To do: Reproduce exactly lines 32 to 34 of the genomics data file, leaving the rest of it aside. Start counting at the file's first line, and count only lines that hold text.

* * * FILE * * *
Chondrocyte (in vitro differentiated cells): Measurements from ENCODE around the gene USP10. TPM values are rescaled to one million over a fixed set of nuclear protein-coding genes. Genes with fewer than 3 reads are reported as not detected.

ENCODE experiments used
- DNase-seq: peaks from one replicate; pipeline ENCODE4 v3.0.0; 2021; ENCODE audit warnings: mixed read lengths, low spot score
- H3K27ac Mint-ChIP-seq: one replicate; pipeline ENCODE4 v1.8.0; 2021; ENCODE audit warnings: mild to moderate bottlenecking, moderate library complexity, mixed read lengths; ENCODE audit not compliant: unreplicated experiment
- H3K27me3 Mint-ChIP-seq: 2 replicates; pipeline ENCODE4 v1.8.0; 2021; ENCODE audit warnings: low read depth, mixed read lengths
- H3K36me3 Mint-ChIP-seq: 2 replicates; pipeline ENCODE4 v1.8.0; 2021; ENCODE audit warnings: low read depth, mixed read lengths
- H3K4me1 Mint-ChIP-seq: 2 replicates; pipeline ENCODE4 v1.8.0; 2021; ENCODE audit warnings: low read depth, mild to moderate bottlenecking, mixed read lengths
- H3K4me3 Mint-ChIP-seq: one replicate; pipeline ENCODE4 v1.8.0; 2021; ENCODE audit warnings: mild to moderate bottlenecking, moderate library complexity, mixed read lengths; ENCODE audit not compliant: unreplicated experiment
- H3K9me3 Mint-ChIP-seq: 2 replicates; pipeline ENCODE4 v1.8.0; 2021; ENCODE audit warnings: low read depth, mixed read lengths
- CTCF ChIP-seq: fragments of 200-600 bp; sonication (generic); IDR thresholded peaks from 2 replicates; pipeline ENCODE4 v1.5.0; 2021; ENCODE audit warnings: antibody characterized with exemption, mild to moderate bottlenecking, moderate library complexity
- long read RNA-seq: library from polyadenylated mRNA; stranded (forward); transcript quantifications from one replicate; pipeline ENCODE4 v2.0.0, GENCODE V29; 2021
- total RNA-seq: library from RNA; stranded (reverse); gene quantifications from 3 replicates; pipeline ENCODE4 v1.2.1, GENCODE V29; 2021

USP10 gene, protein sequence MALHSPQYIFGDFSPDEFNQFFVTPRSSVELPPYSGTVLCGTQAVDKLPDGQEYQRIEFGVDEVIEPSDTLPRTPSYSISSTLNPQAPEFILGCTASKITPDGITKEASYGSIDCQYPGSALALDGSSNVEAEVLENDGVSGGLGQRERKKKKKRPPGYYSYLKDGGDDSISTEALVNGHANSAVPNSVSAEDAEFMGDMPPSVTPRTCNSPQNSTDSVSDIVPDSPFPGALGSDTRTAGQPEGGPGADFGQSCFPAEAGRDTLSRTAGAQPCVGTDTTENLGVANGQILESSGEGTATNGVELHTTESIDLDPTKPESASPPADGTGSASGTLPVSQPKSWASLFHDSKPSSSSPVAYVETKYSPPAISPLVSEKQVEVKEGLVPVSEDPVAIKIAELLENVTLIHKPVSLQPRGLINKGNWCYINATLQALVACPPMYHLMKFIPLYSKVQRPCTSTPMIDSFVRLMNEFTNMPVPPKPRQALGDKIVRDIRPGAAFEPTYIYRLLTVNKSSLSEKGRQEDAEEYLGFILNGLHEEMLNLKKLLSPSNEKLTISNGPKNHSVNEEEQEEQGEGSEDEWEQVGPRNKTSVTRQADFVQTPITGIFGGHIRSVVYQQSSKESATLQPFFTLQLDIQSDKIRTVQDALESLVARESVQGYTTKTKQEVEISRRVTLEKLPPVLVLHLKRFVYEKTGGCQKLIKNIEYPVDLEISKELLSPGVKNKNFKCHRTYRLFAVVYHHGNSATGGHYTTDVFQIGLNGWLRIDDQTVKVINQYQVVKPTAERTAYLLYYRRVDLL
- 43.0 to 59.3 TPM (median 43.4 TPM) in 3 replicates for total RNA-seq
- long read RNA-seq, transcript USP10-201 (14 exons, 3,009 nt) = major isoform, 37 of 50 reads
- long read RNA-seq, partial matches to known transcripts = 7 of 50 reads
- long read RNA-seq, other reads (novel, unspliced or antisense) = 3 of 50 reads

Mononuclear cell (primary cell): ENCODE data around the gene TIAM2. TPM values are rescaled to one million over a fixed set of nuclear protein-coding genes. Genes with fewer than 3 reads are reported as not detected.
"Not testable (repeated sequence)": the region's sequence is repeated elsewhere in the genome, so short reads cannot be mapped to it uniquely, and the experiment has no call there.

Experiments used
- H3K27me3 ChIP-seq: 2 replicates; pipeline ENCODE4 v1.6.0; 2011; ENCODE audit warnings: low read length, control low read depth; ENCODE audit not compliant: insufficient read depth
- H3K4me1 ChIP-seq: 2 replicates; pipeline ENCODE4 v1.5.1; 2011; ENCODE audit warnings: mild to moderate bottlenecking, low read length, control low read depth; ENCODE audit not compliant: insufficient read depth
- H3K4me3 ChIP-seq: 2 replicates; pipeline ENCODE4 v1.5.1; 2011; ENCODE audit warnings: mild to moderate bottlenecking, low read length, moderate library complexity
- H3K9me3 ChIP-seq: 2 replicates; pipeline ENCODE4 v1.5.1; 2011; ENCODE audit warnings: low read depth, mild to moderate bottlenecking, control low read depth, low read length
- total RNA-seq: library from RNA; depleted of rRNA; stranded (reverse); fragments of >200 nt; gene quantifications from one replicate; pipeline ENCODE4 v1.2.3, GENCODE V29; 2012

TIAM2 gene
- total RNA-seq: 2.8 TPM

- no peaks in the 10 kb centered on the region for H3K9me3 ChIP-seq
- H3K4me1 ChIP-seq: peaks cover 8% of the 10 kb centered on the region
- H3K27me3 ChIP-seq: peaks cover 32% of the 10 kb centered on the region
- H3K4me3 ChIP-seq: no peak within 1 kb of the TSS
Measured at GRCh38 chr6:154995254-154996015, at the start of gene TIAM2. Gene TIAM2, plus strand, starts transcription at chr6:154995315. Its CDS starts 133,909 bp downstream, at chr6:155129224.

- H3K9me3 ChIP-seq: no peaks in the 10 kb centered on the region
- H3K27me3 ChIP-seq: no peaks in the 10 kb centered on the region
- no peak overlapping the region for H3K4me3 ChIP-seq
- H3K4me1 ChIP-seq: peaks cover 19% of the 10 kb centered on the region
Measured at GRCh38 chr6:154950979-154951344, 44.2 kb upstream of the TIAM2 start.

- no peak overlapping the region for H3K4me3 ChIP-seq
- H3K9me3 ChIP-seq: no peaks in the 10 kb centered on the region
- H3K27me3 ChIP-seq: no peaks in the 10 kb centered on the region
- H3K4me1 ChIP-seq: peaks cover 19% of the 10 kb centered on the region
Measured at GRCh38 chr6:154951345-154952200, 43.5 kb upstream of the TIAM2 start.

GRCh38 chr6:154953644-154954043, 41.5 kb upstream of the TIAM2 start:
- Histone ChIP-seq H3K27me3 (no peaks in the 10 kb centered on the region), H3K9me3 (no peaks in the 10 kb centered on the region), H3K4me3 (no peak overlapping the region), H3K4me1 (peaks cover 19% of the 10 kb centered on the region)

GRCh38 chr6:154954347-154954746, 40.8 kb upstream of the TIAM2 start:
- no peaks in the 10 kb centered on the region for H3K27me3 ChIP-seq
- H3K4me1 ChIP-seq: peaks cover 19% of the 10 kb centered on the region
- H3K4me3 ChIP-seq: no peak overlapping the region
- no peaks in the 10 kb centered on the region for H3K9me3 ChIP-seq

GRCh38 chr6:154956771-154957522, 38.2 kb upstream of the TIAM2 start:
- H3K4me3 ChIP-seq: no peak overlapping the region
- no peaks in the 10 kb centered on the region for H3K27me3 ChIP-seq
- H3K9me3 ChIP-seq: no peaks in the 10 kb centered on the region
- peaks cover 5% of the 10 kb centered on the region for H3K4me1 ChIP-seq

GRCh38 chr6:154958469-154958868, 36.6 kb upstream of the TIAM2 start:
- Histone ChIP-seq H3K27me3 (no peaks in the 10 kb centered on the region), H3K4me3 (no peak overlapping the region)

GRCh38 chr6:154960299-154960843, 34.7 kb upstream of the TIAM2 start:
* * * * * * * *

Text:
Measured at GRCh38 chr6:154995254-154996015, at the start of gene TIAM2. Gene TIAM2, plus strand, starts transcription at chr6:154995315. Its CDS starts 133,909 bp downstream, at chr6:155129224.

- H3K9me3 ChIP-seq: no peaks in the 10 kb centered on the region
- H3K27me3 ChIP-seq: no peaks in the 10 kb centered on the region